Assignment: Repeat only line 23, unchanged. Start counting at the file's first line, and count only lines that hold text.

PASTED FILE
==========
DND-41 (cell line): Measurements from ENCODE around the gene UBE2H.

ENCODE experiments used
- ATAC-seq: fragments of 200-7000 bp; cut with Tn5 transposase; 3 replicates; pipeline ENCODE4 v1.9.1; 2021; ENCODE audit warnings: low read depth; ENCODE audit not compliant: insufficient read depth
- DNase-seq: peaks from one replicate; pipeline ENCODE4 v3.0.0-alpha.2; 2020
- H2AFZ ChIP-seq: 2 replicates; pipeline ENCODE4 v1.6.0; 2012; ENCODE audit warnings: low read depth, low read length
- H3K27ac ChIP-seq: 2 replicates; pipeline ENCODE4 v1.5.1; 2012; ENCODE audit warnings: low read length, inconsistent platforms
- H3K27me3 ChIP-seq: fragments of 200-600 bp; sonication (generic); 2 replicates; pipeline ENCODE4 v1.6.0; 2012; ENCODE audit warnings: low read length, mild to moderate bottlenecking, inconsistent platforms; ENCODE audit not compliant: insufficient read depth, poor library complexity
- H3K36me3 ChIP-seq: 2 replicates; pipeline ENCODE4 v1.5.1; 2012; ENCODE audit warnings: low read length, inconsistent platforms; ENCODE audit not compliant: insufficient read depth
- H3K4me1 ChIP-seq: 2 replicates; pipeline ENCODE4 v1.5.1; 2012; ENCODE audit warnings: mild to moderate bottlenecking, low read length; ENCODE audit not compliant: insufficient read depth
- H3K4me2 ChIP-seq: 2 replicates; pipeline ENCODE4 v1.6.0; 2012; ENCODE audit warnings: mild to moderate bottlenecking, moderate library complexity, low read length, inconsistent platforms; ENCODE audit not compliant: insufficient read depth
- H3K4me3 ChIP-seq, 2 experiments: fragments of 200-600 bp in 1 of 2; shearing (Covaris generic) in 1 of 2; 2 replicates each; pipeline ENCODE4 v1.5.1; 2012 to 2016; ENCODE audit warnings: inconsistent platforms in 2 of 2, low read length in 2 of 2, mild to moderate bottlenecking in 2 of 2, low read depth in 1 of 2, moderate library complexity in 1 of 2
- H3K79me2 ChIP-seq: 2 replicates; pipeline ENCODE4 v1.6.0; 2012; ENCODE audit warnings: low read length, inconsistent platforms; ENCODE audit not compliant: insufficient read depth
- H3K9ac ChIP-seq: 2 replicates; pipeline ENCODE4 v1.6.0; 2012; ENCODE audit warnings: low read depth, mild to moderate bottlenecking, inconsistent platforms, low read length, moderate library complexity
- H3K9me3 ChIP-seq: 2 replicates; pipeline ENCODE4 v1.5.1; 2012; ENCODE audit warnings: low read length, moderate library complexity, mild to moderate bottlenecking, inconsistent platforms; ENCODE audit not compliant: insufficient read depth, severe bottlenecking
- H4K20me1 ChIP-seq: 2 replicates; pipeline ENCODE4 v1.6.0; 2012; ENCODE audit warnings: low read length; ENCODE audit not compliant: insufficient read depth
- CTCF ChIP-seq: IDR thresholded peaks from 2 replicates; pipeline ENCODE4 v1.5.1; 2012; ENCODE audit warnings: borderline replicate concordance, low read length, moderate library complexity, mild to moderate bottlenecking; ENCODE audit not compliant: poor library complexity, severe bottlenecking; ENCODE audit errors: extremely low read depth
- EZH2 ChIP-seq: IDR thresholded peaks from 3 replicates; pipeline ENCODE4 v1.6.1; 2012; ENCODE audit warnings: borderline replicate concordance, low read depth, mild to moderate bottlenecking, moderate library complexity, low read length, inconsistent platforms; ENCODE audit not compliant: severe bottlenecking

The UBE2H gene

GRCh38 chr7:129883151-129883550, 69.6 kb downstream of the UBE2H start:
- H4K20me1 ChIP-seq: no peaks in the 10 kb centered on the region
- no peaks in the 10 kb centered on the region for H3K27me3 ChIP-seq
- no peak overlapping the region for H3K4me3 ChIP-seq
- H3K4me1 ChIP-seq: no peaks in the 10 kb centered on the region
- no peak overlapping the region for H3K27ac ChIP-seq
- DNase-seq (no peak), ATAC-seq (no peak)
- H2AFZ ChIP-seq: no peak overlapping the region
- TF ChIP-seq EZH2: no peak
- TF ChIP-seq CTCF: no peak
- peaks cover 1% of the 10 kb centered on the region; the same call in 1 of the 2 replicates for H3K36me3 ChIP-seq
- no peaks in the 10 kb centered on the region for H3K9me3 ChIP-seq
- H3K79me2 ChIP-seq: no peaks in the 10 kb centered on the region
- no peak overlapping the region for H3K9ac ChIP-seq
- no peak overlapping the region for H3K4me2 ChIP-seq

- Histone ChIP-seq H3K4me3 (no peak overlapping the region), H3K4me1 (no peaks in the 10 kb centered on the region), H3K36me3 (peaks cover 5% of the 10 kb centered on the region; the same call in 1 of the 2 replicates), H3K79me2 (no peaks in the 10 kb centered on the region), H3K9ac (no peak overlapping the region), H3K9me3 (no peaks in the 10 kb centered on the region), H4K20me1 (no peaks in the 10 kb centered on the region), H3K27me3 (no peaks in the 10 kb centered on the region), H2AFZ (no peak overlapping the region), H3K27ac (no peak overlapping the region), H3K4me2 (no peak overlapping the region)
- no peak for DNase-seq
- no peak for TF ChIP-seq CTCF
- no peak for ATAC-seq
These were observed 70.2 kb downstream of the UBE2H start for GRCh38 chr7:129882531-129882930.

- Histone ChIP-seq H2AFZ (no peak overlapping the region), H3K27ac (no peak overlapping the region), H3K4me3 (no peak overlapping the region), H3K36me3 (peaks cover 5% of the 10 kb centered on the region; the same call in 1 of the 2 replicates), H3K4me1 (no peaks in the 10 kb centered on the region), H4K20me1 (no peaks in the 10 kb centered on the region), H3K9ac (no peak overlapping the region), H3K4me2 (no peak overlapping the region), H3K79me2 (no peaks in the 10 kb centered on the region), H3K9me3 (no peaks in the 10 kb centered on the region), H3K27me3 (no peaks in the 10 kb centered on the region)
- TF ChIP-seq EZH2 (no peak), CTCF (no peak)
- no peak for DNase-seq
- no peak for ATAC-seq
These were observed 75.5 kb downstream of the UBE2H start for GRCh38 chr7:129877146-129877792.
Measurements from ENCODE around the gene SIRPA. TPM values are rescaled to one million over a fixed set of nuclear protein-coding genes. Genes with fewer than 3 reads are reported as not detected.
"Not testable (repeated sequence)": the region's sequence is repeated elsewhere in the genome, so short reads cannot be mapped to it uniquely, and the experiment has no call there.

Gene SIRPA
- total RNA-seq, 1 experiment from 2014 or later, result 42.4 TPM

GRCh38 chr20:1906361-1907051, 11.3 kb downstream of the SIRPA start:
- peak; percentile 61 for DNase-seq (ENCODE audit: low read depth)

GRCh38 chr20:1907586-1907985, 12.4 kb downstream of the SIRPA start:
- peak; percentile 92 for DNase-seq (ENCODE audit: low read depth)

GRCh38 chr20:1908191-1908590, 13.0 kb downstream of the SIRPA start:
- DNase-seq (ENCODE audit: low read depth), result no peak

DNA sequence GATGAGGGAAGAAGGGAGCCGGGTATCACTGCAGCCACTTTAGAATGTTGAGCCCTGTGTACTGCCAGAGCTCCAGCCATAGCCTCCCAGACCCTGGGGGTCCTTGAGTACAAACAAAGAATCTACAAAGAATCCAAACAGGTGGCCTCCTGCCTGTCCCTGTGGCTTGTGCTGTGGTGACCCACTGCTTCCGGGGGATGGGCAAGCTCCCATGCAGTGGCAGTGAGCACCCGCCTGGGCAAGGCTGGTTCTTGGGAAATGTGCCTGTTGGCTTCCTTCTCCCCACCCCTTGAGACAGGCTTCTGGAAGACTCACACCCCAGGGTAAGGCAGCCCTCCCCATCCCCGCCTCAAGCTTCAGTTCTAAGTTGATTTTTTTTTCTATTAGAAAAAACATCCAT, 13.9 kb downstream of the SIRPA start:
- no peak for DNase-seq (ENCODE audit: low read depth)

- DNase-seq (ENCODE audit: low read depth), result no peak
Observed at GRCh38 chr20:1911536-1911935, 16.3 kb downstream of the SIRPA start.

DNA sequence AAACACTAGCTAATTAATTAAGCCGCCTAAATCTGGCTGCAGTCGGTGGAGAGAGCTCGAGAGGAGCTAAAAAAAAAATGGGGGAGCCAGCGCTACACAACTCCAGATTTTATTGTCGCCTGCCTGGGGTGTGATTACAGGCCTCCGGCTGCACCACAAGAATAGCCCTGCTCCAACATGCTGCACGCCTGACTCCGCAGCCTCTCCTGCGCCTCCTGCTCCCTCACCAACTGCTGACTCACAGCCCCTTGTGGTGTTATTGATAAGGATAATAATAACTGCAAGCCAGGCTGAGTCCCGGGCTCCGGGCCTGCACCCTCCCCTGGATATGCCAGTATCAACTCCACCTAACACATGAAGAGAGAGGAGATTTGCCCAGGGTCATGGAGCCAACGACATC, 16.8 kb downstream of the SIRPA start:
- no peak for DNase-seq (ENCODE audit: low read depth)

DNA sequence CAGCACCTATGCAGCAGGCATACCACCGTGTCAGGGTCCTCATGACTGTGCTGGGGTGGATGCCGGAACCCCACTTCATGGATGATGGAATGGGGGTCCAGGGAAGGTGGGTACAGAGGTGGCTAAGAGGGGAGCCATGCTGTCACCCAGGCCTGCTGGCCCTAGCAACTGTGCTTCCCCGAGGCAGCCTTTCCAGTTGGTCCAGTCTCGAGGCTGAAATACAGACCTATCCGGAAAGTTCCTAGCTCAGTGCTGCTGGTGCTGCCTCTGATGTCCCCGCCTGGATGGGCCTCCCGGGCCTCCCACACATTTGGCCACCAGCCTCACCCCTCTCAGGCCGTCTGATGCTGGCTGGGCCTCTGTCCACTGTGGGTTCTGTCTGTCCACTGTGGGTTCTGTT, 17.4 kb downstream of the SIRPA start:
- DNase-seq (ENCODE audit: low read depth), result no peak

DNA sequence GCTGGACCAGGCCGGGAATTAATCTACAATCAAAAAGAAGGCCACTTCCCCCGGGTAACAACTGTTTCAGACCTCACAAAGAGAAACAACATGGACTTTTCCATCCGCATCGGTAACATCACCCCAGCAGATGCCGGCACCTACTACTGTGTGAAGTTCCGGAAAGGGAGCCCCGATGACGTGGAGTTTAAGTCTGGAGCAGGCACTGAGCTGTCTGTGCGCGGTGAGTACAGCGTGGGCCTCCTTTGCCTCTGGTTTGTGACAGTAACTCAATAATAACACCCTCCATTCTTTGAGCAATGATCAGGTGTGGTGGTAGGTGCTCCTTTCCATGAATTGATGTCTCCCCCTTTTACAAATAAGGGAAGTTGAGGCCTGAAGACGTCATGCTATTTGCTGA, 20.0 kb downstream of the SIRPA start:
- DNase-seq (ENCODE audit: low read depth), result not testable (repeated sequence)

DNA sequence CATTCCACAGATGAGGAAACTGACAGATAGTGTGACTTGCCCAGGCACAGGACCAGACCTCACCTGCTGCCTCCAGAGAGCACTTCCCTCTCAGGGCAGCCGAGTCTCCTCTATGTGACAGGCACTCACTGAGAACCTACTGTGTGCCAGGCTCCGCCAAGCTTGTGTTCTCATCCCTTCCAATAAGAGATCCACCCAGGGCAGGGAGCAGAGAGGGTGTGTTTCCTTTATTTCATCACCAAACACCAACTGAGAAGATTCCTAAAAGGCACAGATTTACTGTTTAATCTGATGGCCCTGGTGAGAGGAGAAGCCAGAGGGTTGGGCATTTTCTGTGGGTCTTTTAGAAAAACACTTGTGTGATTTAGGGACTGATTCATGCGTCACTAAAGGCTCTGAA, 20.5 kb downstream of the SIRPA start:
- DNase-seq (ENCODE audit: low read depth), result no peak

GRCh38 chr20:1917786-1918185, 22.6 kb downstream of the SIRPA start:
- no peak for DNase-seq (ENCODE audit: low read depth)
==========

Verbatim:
- H3K4me1 ChIP-seq: no peaks in the 10 kb centered on the region